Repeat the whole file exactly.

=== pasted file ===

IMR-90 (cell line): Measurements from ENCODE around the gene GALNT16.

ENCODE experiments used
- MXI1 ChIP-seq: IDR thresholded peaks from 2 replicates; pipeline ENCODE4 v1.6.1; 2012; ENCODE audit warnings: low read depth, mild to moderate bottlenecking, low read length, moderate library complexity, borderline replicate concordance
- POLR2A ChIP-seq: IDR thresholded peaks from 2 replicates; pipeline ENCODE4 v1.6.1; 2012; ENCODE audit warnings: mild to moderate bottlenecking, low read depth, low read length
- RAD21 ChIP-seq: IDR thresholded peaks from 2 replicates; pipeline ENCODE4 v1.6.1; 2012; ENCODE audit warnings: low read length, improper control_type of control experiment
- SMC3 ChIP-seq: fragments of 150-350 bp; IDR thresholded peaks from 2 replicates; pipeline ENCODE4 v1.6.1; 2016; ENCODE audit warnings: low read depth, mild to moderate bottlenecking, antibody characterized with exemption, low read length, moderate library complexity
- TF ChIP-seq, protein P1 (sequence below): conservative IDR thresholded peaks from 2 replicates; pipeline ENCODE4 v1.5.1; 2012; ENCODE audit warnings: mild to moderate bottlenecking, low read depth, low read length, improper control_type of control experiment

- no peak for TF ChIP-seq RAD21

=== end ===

IMR-90 (cell line): Measurements from ENCODE around the gene GALNT16.

ENCODE experiments used
- MXI1 ChIP-seq: IDR thresholded peaks from 2 replicates; pipeline ENCODE4 v1.6.1; 2012; ENCODE audit warnings: low read depth, mild to moderate bottlenecking, low read length, moderate library complexity, borderline replicate concordance
- POLR2A ChIP-seq: IDR thresholded peaks from 2 replicates; pipeline ENCODE4 v1.6.1; 2012; ENCODE audit warnings: mild to moderate bottlenecking, low read depth, low read length
- RAD21 ChIP-seq: IDR thresholded peaks from 2 replicates; pipeline ENCODE4 v1.6.1; 2012; ENCODE audit warnings: low read length, improper control_type of control experiment
- SMC3 ChIP-seq: fragments of 150-350 bp; IDR thresholded peaks from 2 replicates; pipeline ENCODE4 v1.6.1; 2016; ENCODE audit warnings: low read depth, mild to moderate bottlenecking, antibody characterized with exemption, low read length, moderate library complexity
- TF ChIP-seq, protein P1 (sequence below): conservative IDR thresholded peaks from 2 replicates; pipeline ENCODE4 v1.5.1; 2012; ENCODE audit warnings: mild to moderate bottlenecking, low read depth, low read length, improper control_type of control experiment

- no peak for TF ChIP-seq RAD21